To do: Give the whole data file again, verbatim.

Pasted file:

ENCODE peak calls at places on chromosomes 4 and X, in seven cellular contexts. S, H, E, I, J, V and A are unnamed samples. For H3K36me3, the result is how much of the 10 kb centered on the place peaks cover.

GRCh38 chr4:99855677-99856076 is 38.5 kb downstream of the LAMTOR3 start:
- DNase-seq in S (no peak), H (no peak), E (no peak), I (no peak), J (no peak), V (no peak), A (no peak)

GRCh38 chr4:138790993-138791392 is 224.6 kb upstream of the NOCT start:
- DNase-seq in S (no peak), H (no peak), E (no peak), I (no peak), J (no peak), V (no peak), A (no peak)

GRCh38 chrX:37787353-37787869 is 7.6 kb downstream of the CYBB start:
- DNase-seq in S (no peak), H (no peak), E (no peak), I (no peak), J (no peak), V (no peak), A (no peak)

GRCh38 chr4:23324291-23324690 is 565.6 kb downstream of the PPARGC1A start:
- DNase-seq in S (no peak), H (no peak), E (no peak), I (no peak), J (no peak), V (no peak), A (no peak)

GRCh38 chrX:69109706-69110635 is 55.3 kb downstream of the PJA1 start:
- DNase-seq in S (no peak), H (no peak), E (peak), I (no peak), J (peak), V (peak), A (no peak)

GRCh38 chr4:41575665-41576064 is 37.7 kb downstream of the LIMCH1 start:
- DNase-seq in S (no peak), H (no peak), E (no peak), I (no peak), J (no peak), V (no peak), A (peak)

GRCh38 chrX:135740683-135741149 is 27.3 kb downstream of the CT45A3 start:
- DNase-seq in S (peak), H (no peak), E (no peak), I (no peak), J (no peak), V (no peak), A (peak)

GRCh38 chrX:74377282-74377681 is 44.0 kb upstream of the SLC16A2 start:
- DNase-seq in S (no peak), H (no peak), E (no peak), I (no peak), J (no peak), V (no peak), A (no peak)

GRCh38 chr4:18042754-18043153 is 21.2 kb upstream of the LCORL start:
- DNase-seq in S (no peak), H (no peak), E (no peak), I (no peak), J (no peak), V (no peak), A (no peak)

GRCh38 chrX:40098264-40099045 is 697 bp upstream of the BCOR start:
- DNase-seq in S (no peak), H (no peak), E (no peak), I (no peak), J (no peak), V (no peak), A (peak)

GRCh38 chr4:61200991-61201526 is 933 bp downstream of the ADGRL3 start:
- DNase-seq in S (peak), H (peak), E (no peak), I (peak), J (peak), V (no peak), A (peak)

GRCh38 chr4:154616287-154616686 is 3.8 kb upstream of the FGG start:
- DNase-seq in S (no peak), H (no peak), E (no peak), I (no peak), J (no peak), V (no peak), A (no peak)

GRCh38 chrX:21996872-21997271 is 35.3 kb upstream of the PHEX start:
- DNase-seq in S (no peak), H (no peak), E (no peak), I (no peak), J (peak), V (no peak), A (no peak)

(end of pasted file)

ENCODE peak calls at places on chromosomes 4 and X, in seven cellular contexts. S, H, E, I, J, V and A are unnamed samples. For H3K36me3, the result is how much of the 10 kb centered on the place peaks cover.

GRCh38 chr4:99855677-99856076 is 38.5 kb downstream of the LAMTOR3 start:
- DNase-seq in S (no peak), H (no peak), E (no peak), I (no peak), J (no peak), V (no peak), A (no peak)

GRCh38 chr4:138790993-138791392 is 224.6 kb upstream of the NOCT start:
- DNase-seq in S (no peak), H (no peak), E (no peak), I (no peak), J (no peak), V (no peak), A (no peak)

GRCh38 chrX:37787353-37787869 is 7.6 kb downstream of the CYBB start:
- DNase-seq in S (no peak), H (no peak), E (no peak), I (no peak), J (no peak), V (no peak), A (no peak)

GRCh38 chr4:23324291-23324690 is 565.6 kb downstream of the PPARGC1A start:
- DNase-seq in S (no peak), H (no peak), E (no peak), I (no peak), J (no peak), V (no peak), A (no peak)

GRCh38 chrX:69109706-69110635 is 55.3 kb downstream of the PJA1 start:
- DNase-seq in S (no peak), H (no peak), E (peak), I (no peak), J (peak), V (peak), A (no peak)

GRCh38 chr4:41575665-41576064 is 37.7 kb downstream of the LIMCH1 start:
- DNase-seq in S (no peak), H (no peak), E (no peak), I (no peak), J (no peak), V (no peak), A (peak)

GRCh38 chrX:135740683-135741149 is 27.3 kb downstream of the CT45A3 start:
- DNase-seq in S (peak), H (no peak), E (no peak), I (no peak), J (no peak), V (no peak), A (peak)

GRCh38 chrX:74377282-74377681 is 44.0 kb upstream of the SLC16A2 start:
- DNase-seq in S (no peak), H (no peak), E (no peak), I (no peak), J (no peak), V (no peak), A (no peak)

GRCh38 chr4:18042754-18043153 is 21.2 kb upstream of the LCORL start:
- DNase-seq in S (no peak), H (no peak), E (no peak), I (no peak), J (no peak), V (no peak), A (no peak)

GRCh38 chrX:40098264-40099045 is 697 bp upstream of the BCOR start:
- DNase-seq in S (no peak), H (no peak), E (no peak), I (no peak), J (no peak), V (no peak), A (peak)

GRCh38 chr4:61200991-61201526 is 933 bp downstream of the ADGRL3 start:
- DNase-seq in S (peak), H (peak), E (no peak), I (peak), J (peak), V (no peak), A (peak)

GRCh38 chr4:154616287-154616686 is 3.8 kb upstream of the FGG start:
- DNase-seq in S (no peak), H (no peak), E (no peak), I (no peak), J (no peak), V (no peak), A (no peak)

GRCh38 chrX:21996872-21997271 is 35.3 kb upstream of the PHEX start:
- DNase-seq in S (no peak), H (no peak), E (no peak), I (no peak), J (peak), V (no peak), A (no peak)